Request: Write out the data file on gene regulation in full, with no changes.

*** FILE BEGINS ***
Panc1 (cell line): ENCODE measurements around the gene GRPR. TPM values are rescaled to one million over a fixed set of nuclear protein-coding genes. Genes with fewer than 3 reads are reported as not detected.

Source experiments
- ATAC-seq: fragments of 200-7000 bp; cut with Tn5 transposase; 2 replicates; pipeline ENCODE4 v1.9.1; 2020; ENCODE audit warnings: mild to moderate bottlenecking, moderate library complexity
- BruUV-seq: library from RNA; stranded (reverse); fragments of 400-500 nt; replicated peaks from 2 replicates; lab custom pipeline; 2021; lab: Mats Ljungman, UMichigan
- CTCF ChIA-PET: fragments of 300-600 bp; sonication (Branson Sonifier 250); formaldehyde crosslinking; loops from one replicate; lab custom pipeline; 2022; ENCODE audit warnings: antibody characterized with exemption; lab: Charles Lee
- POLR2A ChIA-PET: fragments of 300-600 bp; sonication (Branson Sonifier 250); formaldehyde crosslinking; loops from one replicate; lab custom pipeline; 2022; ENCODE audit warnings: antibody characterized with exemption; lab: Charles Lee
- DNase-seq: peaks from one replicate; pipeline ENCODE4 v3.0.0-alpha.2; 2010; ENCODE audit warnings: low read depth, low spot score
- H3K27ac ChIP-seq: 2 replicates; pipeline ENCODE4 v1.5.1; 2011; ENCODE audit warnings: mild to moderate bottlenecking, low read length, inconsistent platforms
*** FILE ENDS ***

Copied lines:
Panc1 (cell line): ENCODE measurements around the gene GRPR. TPM values are rescaled to one million over a fixed set of nuclear protein-coding genes. Genes with fewer than 3 reads are reported as not detected.

Source experiments
- ATAC-seq: fragments of 200-7000 bp; cut with Tn5 transposase; 2 replicates; pipeline ENCODE4 v1.9.1; 2020; ENCODE audit warnings: mild to moderate bottlenecking, moderate library complexity
- BruUV-seq: library from RNA; stranded (reverse); fragments of 400-500 nt; replicated peaks from 2 replicates; lab custom pipeline; 2021; lab: Mats Ljungman, UMichigan
- CTCF ChIA-PET: fragments of 300-600 bp; sonication (Branson Sonifier 250); formaldehyde crosslinking; loops from one replicate; lab custom pipeline; 2022; ENCODE audit warnings: antibody characterized with exemption; lab: Charles Lee
- POLR2A ChIA-PET: fragments of 300-600 bp; sonication (Branson Sonifier 250); formaldehyde crosslinking; loops from one replicate; lab custom pipeline; 2022; ENCODE audit warnings: antibody characterized with exemption; lab: Charles Lee
- DNase-seq: peaks from one replicate; pipeline ENCODE4 v3.0.0-alpha.2; 2010; ENCODE audit warnings: low read depth, low spot score
- H3K27ac ChIP-seq: 2 replicates; pipeline ENCODE4 v1.5.1; 2011; ENCODE audit warnings: mild to moderate bottlenecking, low read length, inconsistent platforms